August 2010 - socentlaw

LC3 Part 3: Critique and Conclusion


A simple internet search on the L3C will quickly reveal how popular the concept has become with social entrepreneurs, non-profit bloggers and organizations, some politicians and many attorneys. However, there are a number of cautious voices as well.

Among the naysayers are attorneys Daniel Kleinberger and J. William Callison, co-authors of a recent article, “When the Law is Understood-L3C No.” The authors first point to the failure of L3C lobbyists to convince the federal government to view L3C investments as automatically qualifying as PRIs. Unless and until Congress, the IRS, and Treasury create a rebuttable presumption that L3C investments are PRIs, private foundations will not be more attracted to L3Cs than they are to investments in ordinary LLCs. L3Cs are in no better of a position to receive PRI treatment than the LLC form to which they may default. See also William Callison, L3Cs: Useless Gadgets?, Business Law Today Volume 19, Number 2 (2009).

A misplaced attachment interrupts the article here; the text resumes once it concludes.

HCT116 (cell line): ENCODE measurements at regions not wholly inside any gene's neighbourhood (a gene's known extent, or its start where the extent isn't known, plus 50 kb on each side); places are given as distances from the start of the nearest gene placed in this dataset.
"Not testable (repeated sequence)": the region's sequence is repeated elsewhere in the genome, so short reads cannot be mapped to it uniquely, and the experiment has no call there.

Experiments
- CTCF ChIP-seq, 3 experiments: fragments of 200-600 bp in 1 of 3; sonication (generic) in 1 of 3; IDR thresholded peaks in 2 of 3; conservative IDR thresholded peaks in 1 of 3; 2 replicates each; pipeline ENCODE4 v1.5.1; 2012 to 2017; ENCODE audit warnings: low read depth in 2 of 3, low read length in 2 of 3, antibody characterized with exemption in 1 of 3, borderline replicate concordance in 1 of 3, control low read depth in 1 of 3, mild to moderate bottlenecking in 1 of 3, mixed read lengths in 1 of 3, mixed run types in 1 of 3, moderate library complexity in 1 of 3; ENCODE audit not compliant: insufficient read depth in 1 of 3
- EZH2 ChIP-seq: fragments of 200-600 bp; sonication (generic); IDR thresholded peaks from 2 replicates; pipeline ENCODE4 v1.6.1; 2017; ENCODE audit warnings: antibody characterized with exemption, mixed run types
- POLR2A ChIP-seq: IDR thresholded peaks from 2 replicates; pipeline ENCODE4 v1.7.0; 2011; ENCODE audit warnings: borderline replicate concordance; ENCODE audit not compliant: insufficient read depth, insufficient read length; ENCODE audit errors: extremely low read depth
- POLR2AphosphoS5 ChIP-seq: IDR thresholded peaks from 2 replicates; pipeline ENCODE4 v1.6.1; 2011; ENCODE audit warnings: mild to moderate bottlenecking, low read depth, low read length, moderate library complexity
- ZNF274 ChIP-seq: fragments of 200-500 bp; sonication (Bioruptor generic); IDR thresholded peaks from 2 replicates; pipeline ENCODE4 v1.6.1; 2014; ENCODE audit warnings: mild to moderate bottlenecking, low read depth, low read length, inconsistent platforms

Second, Callison and Kleinberger raise concerns over the “tranched investment” structure of the L3C and note the potential of non-charitable investors receiving non-profit tax exempt privileges if the L3C is not structured carefully. Third, the authors question the branding capacity of the L3C in light of the first two concerns that the L3C has no legal or market substance.